As part of our migration to Glassfish, one of my tasks is to migrate all of the web services we’ve exposed via Mule to a session bean environment, which won’t be too hard since we only have two such deployments. The code changes are really pretty small, but non-obvious (given my nascent EJB3 knowledge). For those that might be in a similar situation, let’s take a quick look at what this process entailed.
Under Mule, the classes were Spring-managed, so we were able to leverage Spring’s IoC and lifecycle offerings to make things pretty easy. We simply created the bean definition (with all of its dependencies) in the Mule config, then wrote a little more XML to tell Mule to expose the bean’s methods as a web service. To make this class a session bean, all we’d have to do then, or so I though, was put a @Remote annotation on the interface and a @Stateless annotation on the implementation, and we’d be pretty much done. My guess was close, but not quite accurate.
As I started the code migration, I quickly realized that we wouldn’t be able to use Spring dependency injection unless we cobbled it in somehow. My first attempt was to create the Spring ApplicationContext in the constructor of my POJO, getting a reference to the JdbcTemplate from that context, and setting it on my POJO (which extended JdbcDaoSupport). This seemed a bit clunky, but, in theory, would work. For reasons I can’t quite explain, though, it did not. Attempts to create (implicity, via Spring) the SQLErrorCodeSQLExceptionTranslator would fail spectacularly with what appeared to be a NullPointerException (the stack trace was a little vague despite its verbosity).
My hunch was that the failure was related somehow to the lifecycle of my session bean. To test my theory, I moved the context creation to initDao(), a JdbcDaoSupport method I overrode. I then added an explicit call to that method to make sure it ran before my business method did. After packaging and deploying the application, my out-of-container test client showed that that configuration did indeed work. Putting an explicit call at the top of each business method, though, was quite distasteful, so I dove further into the EJB3 spec in search of something that would help. Surely there were lifecycle methods I could use. I was not disappointed.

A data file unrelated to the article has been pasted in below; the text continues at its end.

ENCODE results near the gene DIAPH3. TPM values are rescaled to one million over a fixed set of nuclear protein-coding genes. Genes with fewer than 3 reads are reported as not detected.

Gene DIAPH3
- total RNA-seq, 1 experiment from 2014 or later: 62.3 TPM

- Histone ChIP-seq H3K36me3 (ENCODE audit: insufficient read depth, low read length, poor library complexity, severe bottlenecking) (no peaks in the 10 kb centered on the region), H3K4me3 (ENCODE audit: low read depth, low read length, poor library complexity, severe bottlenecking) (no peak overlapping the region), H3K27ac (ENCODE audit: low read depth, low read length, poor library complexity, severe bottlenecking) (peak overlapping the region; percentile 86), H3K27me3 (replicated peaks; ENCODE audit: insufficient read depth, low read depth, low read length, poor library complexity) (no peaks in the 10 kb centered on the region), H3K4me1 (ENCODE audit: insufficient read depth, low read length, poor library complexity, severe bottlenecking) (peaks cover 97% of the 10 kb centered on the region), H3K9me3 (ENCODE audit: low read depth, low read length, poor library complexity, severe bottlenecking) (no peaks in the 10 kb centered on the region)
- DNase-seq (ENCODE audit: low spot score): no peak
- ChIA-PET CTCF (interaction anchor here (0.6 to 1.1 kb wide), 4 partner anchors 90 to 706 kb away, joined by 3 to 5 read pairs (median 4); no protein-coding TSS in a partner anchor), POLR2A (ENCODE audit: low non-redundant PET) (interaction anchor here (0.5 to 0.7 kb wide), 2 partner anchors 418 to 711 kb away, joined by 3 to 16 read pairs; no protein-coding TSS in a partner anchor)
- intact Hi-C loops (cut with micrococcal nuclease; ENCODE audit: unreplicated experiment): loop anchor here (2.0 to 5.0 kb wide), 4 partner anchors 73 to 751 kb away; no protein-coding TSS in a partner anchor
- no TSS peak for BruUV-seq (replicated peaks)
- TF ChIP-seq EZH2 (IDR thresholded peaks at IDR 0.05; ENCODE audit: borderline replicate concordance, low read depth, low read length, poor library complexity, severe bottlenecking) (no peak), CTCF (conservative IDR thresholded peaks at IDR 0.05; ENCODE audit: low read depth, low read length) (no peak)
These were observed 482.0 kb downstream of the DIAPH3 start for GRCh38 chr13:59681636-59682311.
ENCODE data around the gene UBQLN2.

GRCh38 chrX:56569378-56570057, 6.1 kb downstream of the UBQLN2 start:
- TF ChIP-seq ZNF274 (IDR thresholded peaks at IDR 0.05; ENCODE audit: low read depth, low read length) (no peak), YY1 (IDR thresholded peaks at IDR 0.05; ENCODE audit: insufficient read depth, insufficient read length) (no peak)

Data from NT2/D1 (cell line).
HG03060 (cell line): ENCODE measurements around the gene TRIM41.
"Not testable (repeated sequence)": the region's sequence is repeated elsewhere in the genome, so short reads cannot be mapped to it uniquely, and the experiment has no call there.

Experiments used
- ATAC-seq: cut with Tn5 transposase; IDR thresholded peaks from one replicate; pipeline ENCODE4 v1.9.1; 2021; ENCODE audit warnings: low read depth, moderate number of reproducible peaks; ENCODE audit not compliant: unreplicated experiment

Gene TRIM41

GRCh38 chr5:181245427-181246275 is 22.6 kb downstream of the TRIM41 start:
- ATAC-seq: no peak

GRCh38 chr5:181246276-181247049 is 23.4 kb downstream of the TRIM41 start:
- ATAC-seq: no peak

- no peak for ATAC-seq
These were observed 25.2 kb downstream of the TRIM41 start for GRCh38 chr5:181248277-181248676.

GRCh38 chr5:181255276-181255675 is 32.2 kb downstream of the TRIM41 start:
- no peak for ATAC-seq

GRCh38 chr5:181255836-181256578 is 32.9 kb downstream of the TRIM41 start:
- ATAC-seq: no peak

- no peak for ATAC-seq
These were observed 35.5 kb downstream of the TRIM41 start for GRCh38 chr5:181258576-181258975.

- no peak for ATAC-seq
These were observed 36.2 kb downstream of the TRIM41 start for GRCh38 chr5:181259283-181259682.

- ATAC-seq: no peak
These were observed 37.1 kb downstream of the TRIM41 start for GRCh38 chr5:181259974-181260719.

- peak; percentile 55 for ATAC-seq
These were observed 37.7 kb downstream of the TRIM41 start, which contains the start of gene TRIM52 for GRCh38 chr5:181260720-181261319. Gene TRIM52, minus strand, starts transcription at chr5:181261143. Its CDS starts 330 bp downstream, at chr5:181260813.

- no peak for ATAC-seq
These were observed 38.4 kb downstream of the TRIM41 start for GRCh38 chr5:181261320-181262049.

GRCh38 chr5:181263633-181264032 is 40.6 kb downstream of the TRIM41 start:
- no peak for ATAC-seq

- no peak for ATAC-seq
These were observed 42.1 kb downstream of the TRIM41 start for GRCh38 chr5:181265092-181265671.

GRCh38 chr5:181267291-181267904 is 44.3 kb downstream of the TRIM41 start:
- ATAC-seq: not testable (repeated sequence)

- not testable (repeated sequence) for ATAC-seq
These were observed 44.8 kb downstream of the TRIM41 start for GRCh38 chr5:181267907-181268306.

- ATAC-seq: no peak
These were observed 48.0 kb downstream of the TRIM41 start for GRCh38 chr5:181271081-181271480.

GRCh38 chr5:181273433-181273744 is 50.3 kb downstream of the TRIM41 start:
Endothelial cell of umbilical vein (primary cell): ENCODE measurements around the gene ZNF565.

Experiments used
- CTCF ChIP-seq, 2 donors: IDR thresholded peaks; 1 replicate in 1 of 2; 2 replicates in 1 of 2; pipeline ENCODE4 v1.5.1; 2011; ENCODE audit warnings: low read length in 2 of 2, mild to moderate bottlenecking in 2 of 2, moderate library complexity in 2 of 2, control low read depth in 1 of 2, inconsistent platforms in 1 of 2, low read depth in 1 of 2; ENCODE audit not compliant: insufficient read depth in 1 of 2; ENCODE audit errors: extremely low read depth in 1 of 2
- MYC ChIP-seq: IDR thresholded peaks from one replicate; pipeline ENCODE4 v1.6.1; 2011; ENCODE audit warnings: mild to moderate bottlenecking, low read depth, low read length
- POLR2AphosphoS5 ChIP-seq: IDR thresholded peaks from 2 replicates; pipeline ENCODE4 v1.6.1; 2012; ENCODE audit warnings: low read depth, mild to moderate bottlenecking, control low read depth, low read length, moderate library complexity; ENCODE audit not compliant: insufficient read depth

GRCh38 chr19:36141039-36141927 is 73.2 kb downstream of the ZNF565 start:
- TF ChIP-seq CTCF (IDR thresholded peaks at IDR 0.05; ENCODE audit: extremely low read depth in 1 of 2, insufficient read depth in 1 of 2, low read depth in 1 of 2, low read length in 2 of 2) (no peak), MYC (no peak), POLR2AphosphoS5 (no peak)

EJB3 offers the annotation @PostConstruct which, based on my limited research and conjecture, marks a method as one to call post-construction. I know you’re likely as mystified as I was. ;) At any rate, I left my initDao() method as it was, added the annotation, and removed all explicit calls to the method. Repeating my tests showed that this annotation did exactly what I had hoped it would, but I wasn’t quite done with the code.
For no real good reason, I wanted to use container injection for the DataSource, thereby using the EJB container for everything I could. With that goal in mind, I added a DataSource member variable as well as the annotation to ask for the injection of the resource:
Then, in my initDao() method, I manually constructed the two Spring classes I needed. Having done all of that, I tested again to make sure I had not broken anything, which I hadn’t. Some may question my choice to move the handling of these classes and resources from the Spring config to my code, and all I can say is that I have no real good reason. At the time, it just felt like the right way to handle it. I may at some point change my mind, but that’s the way it is right now. :)
Overall, knowing what I know now, the task itself was not that difficult, though the level of effort was certainly heightened due to my lack of depth with EJB3. Migrating the remaining service, though, should be a breeze. For those that like to see code, here it is: